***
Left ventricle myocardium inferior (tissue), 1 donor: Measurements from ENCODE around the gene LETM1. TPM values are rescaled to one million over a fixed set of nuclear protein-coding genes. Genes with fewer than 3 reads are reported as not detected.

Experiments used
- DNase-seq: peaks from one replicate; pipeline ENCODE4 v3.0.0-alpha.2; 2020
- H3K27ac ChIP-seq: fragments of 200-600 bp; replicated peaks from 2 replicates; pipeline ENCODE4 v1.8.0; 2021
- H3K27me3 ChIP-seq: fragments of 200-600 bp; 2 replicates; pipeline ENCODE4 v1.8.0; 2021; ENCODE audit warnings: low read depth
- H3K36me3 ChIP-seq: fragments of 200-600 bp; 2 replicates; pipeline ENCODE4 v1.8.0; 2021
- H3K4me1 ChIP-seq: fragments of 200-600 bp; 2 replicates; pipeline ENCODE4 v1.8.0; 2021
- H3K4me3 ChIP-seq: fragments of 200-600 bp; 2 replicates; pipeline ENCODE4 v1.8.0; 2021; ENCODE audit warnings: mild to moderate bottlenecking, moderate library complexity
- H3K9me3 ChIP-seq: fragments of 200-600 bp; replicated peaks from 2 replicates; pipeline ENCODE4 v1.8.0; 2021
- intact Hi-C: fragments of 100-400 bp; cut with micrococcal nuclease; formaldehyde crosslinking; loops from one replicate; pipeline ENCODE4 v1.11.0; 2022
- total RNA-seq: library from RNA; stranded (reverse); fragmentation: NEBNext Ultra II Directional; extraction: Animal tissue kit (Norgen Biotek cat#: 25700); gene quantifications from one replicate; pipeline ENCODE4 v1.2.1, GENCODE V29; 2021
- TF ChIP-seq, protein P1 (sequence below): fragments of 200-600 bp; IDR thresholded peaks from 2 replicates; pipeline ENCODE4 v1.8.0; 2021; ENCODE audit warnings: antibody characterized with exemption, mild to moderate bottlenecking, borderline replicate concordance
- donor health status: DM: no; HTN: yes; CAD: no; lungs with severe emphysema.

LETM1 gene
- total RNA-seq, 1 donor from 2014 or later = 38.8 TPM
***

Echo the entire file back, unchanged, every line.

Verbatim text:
Left ventricle myocardium inferior (tissue), 1 donor: Measurements from ENCODE around the gene LETM1. TPM values are rescaled to one million over a fixed set of nuclear protein-coding genes. Genes with fewer than 3 reads are reported as not detected.

Experiments used
- DNase-seq: peaks from one replicate; pipeline ENCODE4 v3.0.0-alpha.2; 2020
- H3K27ac ChIP-seq: fragments of 200-600 bp; replicated peaks from 2 replicates; pipeline ENCODE4 v1.8.0; 2021
- H3K27me3 ChIP-seq: fragments of 200-600 bp; 2 replicates; pipeline ENCODE4 v1.8.0; 2021; ENCODE audit warnings: low read depth
- H3K36me3 ChIP-seq: fragments of 200-600 bp; 2 replicates; pipeline ENCODE4 v1.8.0; 2021
- H3K4me1 ChIP-seq: fragments of 200-600 bp; 2 replicates; pipeline ENCODE4 v1.8.0; 2021
- H3K4me3 ChIP-seq: fragments of 200-600 bp; 2 replicates; pipeline ENCODE4 v1.8.0; 2021; ENCODE audit warnings: mild to moderate bottlenecking, moderate library complexity
- H3K9me3 ChIP-seq: fragments of 200-600 bp; replicated peaks from 2 replicates; pipeline ENCODE4 v1.8.0; 2021
- intact Hi-C: fragments of 100-400 bp; cut with micrococcal nuclease; formaldehyde crosslinking; loops from one replicate; pipeline ENCODE4 v1.11.0; 2022
- total RNA-seq: library from RNA; stranded (reverse); fragmentation: NEBNext Ultra II Directional; extraction: Animal tissue kit (Norgen Biotek cat#: 25700); gene quantifications from one replicate; pipeline ENCODE4 v1.2.1, GENCODE V29; 2021
- TF ChIP-seq, protein P1 (sequence below): fragments of 200-600 bp; IDR thresholded peaks from 2 replicates; pipeline ENCODE4 v1.8.0; 2021; ENCODE audit warnings: antibody characterized with exemption, mild to moderate bottlenecking, borderline replicate concordance
- donor health status: DM: no; HTN: yes; CAD: no; lungs with severe emphysema.

LETM1 gene
- total RNA-seq, 1 donor from 2014 or later = 38.8 TPM